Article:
"In the current fiscal year, the Energy Department plans to spend $159 million on solar research and development. It will spend nearly double, $303 million, on nuclear energy research and development, and nearly triple, $427 million, on coal, as well as $167 million on other fossil fuel research and development."
This quote tells the story of which energy sources the government backs with research dollars. Solar is an emotionally attractive alternative, but the economics and efficiency are not there. At .01% of the total U.S. electricity output, solar is a toy...witness this quote from the same story:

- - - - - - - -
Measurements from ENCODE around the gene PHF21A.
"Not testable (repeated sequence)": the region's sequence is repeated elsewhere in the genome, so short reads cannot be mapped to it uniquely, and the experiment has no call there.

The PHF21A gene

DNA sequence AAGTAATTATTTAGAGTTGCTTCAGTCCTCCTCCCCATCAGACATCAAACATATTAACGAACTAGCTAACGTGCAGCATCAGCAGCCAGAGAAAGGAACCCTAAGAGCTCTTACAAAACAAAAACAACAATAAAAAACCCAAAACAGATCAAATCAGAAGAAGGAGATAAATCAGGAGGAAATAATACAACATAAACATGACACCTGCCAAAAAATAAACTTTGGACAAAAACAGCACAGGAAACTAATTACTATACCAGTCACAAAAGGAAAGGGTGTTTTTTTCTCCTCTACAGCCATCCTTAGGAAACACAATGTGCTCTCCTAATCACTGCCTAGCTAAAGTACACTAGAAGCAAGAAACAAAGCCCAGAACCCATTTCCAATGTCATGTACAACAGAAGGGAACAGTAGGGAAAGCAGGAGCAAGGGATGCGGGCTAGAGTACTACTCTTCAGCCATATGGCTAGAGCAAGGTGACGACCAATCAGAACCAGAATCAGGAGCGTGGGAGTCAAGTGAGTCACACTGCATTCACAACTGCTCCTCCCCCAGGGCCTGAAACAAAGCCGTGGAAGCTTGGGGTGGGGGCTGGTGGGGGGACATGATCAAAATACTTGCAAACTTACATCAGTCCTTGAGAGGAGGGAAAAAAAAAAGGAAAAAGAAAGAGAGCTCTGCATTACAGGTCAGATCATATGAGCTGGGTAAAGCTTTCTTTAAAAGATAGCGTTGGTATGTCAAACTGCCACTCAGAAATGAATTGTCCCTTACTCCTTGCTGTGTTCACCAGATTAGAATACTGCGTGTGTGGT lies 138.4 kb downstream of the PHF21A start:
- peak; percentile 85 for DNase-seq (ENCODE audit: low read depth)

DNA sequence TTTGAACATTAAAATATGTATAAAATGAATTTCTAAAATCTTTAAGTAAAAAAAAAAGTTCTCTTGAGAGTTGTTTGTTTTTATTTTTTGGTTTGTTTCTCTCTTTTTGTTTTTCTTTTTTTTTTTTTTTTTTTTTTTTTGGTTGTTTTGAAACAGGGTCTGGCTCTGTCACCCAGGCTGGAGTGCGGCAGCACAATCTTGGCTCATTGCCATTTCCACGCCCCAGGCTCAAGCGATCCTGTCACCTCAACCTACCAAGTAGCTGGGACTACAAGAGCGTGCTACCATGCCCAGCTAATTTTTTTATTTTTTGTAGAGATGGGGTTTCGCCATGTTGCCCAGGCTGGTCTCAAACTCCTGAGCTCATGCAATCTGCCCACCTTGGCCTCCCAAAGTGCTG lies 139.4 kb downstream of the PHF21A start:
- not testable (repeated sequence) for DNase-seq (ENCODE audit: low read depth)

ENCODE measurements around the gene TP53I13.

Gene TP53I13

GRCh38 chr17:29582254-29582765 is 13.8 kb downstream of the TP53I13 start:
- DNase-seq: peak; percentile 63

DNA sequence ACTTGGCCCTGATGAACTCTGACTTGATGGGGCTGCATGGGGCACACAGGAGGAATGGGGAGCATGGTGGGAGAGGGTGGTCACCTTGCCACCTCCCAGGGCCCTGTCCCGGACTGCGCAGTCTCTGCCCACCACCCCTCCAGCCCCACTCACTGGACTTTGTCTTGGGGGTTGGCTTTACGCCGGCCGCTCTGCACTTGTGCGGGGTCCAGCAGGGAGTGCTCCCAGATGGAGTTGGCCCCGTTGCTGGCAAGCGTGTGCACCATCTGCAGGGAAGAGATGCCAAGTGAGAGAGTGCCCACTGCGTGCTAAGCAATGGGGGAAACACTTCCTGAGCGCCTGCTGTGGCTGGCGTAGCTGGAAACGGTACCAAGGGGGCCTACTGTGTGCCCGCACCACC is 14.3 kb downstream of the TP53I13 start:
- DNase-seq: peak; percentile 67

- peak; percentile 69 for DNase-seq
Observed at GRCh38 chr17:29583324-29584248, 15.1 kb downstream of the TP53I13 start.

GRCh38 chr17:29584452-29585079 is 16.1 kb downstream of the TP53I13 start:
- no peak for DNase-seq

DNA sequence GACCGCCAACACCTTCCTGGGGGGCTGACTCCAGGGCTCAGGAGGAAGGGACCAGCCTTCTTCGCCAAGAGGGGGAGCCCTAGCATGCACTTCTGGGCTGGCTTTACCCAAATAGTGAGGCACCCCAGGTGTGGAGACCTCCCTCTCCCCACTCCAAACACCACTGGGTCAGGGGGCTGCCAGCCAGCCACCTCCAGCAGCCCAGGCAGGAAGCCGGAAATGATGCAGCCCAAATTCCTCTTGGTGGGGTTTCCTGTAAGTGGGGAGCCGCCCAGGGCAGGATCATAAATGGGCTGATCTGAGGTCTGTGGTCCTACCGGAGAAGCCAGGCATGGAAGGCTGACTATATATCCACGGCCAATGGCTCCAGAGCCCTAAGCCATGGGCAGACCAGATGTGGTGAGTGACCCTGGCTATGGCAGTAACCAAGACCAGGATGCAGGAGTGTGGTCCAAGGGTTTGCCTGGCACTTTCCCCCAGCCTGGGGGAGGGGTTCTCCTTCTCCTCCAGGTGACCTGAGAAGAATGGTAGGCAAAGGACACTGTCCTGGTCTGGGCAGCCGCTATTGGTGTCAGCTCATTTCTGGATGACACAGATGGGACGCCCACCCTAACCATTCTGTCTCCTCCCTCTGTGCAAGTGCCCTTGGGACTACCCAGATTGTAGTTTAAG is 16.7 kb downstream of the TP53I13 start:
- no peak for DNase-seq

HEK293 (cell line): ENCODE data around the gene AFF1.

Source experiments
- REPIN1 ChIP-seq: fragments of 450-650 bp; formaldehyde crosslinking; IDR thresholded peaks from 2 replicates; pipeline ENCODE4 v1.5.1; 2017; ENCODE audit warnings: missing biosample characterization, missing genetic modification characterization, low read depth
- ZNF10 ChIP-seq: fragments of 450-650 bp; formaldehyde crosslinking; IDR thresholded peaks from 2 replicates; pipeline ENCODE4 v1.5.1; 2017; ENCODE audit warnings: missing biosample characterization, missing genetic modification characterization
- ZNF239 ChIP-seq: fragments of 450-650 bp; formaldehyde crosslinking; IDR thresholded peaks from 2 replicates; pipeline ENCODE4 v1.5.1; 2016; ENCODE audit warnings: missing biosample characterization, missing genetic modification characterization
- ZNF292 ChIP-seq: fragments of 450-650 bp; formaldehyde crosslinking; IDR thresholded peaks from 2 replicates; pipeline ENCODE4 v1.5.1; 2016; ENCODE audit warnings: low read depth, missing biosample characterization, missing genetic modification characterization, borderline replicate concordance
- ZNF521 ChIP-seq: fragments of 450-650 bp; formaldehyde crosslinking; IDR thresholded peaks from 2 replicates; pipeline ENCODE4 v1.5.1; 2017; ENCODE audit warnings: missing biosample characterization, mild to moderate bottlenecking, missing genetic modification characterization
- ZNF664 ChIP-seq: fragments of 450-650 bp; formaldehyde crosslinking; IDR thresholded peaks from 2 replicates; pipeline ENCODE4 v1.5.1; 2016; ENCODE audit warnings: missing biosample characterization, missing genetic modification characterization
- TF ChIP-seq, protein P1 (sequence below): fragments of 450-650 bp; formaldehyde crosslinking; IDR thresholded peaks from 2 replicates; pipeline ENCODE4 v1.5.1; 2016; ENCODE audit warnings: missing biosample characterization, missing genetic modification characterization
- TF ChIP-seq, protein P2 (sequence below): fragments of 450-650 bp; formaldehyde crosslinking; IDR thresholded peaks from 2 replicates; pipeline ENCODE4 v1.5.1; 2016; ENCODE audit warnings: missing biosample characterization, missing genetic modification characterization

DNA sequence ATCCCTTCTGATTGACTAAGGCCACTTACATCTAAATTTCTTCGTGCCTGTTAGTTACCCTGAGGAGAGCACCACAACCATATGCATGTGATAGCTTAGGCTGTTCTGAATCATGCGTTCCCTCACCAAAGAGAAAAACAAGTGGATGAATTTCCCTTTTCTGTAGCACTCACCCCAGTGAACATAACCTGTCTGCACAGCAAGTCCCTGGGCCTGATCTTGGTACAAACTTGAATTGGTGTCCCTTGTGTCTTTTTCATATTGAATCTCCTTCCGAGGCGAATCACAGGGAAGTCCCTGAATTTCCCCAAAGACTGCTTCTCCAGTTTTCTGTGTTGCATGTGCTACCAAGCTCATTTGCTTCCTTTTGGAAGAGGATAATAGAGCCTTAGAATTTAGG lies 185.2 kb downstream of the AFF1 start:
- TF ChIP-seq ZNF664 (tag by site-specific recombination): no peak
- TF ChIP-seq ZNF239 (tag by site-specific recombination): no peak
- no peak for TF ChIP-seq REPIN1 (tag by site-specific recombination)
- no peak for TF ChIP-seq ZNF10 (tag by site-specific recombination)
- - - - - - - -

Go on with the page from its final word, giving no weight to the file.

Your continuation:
"But Vinod Khosla, a prominent Silicon Valley entrepreneur who focuses on energy, said the market-driven improvements were not happening fast enough to put solar technology beyond much more than a boutique investment.
“Most of the environmental stuff out there now is toys compared to the scale we need to really solve the planet’s problems,” Mr. Khosla said."
Our best hope to meet the electricity requirements in the future (expected to increase 50% by 2035) is nuclear, hands down. Perhaps we can and should reduce usage a tiny bit with more conservation, but some is already factored into the demand. in any event we cannot conserve our way out of the need for vastly more electricity.